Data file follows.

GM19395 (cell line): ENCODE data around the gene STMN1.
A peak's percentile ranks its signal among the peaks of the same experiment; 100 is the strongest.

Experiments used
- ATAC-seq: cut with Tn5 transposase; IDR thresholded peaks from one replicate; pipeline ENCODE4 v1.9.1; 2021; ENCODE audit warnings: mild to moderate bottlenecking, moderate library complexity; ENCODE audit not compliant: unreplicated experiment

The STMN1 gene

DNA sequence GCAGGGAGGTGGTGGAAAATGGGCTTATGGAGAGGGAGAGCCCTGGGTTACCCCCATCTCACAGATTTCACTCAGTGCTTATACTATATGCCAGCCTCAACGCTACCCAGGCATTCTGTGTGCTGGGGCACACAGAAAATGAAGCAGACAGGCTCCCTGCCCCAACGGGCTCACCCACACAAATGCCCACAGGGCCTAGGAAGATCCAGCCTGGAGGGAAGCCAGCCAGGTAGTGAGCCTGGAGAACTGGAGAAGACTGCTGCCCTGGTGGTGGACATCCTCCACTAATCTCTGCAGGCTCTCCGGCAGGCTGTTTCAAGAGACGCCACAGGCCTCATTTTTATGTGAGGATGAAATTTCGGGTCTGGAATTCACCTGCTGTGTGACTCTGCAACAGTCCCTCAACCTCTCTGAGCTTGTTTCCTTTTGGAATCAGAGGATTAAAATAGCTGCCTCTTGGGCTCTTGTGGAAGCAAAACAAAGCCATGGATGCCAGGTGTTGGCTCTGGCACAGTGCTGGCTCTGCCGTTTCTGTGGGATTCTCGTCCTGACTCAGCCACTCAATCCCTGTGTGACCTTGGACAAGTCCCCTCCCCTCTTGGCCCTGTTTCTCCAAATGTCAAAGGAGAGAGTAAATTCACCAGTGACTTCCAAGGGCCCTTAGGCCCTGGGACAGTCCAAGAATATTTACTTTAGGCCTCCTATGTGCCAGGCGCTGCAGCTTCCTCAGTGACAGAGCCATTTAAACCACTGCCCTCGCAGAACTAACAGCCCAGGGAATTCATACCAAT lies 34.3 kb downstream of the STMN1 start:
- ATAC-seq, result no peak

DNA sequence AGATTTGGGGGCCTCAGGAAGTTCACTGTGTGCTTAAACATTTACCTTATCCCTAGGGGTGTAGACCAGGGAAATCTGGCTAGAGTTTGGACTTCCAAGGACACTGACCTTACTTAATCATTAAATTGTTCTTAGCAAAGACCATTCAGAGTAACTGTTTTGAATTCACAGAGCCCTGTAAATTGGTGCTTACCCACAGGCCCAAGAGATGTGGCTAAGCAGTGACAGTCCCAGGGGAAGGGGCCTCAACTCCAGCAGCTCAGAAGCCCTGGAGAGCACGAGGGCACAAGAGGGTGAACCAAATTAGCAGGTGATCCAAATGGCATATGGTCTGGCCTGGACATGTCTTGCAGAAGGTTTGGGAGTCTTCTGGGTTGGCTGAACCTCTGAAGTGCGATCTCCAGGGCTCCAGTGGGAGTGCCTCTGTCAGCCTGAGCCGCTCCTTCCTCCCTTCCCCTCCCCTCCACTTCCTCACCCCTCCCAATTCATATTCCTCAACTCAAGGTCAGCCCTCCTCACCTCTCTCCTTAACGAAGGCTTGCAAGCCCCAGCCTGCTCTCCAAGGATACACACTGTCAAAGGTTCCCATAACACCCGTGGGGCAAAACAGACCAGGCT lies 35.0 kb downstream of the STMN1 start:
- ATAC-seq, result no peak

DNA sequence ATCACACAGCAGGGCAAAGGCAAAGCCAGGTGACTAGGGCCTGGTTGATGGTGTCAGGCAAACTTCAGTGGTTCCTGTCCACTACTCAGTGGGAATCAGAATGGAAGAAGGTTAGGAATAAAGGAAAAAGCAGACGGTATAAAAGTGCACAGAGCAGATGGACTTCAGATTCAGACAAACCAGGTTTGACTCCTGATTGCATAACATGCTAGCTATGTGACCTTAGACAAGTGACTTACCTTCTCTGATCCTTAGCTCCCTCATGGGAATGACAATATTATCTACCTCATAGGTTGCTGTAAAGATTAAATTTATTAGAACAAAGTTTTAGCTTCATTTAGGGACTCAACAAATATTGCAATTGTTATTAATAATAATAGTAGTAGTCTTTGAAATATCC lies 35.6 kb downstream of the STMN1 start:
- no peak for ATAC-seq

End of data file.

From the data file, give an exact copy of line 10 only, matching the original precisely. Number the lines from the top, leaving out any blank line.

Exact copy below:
DNA sequence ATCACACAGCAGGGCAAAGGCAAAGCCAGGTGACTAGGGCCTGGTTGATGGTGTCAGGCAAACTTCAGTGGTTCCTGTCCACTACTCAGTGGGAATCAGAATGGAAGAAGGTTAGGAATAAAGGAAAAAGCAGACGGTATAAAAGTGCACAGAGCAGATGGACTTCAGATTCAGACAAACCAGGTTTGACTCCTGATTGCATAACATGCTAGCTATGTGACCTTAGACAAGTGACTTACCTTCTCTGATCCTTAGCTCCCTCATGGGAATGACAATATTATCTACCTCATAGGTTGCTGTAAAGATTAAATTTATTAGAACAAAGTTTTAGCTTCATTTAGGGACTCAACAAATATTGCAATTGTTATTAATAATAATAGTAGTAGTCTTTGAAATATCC lies 35.6 kb downstream of the STMN1 start: